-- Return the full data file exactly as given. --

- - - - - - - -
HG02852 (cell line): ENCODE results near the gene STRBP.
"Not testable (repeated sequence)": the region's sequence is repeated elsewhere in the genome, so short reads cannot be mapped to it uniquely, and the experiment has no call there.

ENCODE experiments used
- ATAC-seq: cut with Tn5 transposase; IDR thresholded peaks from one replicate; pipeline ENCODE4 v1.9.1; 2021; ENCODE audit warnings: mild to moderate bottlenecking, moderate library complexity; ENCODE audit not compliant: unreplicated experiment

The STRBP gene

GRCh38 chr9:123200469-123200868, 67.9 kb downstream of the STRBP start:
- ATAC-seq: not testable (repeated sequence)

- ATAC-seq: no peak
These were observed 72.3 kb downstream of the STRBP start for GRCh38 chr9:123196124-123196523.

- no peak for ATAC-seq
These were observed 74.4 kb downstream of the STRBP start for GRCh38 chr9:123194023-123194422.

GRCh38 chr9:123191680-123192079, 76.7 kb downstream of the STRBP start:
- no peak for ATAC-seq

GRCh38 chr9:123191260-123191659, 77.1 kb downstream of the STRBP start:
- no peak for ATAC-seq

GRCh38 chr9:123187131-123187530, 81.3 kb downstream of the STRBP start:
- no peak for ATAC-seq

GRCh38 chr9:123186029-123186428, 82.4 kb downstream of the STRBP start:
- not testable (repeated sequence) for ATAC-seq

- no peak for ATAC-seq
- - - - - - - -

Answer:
HG02852 (cell line): ENCODE results near the gene STRBP.
"Not testable (repeated sequence)": the region's sequence is repeated elsewhere in the genome, so short reads cannot be mapped to it uniquely, and the experiment has no call there.

ENCODE experiments used
- ATAC-seq: cut with Tn5 transposase; IDR thresholded peaks from one replicate; pipeline ENCODE4 v1.9.1; 2021; ENCODE audit warnings: mild to moderate bottlenecking, moderate library complexity; ENCODE audit not compliant: unreplicated experiment

The STRBP gene

GRCh38 chr9:123200469-123200868, 67.9 kb downstream of the STRBP start:
- ATAC-seq: not testable (repeated sequence)

- ATAC-seq: no peak
These were observed 72.3 kb downstream of the STRBP start for GRCh38 chr9:123196124-123196523.

- no peak for ATAC-seq
These were observed 74.4 kb downstream of the STRBP start for GRCh38 chr9:123194023-123194422.

GRCh38 chr9:123191680-123192079, 76.7 kb downstream of the STRBP start:
- no peak for ATAC-seq

GRCh38 chr9:123191260-123191659, 77.1 kb downstream of the STRBP start:
- no peak for ATAC-seq

GRCh38 chr9:123187131-123187530, 81.3 kb downstream of the STRBP start:
- no peak for ATAC-seq

GRCh38 chr9:123186029-123186428, 82.4 kb downstream of the STRBP start:
- not testable (repeated sequence) for ATAC-seq

- no peak for ATAC-seq